Bank of America: The Glass-Half-Full View

NEW YORK ( TheStreet) -- Another quarter is in the books for Bank of America ( BAC), which means it's time to put on the gloves and dissect the bank's progress relative to its peers.

Unlike with JPMorgan Chase ( JPM) and Citigroup ( C), which have had their own operational struggles, Bank of America's performance is often scrutinized more because of its past problems.

Despite the ample signs that the bank is moving in the right direction, the Street remains hesitant to give Bank of America its due credit.

It may seem odd that Bank of America would be deserving of any type of support from writers like me suggesting the quarter was good. Investors are quick to point out that BofA actually missed first-quarter expectations.

However, the bank's performance must also be seen in the context of where it is coming from -- something akin to the financial black hole.

There's also the matter of the $900 million the bank recently paid in legal fees, which equated to 5 cents per share in the fourth quarter. From that standpoint, while Bank of America appears to be underperforming its peers, the "glass-half-full" perspective is nonetheless appropriate.

To that end, although Bank of America's net interest income (NII) arrived down 2% year over year, this was actually a "win" of sorts, especially since it was up 3% from the fourth quarter. For that matter, BofA actually outperformed JPMorgan, which posted a 6% decline in net interest income, down 2% sequentially.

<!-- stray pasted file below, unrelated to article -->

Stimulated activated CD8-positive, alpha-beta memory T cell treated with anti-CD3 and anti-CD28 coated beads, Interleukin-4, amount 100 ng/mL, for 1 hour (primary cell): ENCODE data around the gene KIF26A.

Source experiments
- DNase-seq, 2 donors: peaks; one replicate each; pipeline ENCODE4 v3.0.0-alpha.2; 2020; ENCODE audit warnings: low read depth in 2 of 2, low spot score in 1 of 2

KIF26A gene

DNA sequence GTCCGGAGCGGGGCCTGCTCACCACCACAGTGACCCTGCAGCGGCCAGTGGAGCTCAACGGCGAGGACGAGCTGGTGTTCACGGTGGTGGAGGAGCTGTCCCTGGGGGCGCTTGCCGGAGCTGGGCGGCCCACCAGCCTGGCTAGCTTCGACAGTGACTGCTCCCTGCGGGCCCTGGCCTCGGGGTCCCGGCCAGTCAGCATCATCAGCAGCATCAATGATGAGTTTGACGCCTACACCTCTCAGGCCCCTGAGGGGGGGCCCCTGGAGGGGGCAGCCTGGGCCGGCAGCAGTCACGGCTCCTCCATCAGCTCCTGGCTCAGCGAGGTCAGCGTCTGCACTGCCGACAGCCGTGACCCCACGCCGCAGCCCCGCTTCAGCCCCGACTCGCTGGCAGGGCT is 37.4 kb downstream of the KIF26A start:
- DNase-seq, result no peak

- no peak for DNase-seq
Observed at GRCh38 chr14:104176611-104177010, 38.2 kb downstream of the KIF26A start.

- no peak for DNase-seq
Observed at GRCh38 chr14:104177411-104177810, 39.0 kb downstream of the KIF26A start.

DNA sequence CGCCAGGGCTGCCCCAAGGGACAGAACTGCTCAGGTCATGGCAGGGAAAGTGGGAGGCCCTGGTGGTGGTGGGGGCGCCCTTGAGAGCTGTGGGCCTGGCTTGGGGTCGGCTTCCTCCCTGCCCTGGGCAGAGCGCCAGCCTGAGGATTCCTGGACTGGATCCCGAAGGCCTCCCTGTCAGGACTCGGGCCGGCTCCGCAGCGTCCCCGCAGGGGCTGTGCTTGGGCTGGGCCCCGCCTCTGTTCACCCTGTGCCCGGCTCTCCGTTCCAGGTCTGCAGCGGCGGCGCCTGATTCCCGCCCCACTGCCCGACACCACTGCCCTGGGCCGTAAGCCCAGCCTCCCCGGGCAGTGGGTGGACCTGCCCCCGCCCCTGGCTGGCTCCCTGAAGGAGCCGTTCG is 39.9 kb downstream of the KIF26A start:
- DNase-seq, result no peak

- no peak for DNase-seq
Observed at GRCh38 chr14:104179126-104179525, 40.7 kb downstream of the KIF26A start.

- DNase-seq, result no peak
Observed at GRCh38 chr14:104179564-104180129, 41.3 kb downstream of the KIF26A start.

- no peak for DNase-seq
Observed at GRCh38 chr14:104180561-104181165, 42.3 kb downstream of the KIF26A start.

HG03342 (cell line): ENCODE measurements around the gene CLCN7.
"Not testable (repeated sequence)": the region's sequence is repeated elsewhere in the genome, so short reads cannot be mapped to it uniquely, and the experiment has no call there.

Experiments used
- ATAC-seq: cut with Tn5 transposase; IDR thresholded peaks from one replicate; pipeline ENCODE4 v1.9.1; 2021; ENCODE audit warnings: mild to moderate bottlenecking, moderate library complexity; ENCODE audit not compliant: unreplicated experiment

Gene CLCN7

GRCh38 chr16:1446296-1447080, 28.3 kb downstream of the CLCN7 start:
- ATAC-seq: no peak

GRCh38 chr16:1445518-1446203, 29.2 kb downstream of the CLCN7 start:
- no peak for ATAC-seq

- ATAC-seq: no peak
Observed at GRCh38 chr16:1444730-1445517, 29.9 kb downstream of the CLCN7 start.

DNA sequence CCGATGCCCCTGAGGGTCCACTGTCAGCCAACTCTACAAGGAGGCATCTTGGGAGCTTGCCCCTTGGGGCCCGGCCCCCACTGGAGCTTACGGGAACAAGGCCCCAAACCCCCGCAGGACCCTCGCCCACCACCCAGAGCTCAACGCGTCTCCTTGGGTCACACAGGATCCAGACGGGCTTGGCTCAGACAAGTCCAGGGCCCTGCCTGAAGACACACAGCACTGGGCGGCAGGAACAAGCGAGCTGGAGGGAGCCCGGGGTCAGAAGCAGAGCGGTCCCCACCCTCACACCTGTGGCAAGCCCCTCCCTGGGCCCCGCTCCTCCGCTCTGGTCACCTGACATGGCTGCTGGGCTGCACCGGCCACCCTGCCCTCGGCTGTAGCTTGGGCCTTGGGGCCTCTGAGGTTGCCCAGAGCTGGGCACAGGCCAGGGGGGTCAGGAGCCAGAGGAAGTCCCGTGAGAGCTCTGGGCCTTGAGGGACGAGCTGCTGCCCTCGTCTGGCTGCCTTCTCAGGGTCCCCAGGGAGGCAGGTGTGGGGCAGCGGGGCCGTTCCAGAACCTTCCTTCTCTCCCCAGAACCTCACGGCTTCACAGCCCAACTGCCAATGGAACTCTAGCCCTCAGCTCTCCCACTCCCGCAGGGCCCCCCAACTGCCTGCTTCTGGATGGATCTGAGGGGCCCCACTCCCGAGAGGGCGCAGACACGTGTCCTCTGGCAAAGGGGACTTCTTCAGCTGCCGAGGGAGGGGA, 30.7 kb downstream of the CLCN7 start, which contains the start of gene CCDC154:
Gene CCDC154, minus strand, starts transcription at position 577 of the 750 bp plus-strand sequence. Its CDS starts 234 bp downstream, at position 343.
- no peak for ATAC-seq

However, as with JPMorgan and Wells Fargo ( WFC), BofA also saw some net interest margin (NIM) erosion -- a decline of 14 basis points year over year. But as with the NII, there was also a slight uptick on a sequential basis, which contributed to modest overall increase in the bank's average earnings assets.

But the "glass-half-full" perspective only goes so far. There were also some missed opportunities -- although I'd like to think of them as areas of improvement.

For instance, income from fees arrived soft. This is typically one of Bank of America's stronger revenue drivers. Likewise, the bank disappointed in the areas of investment banking and trading.

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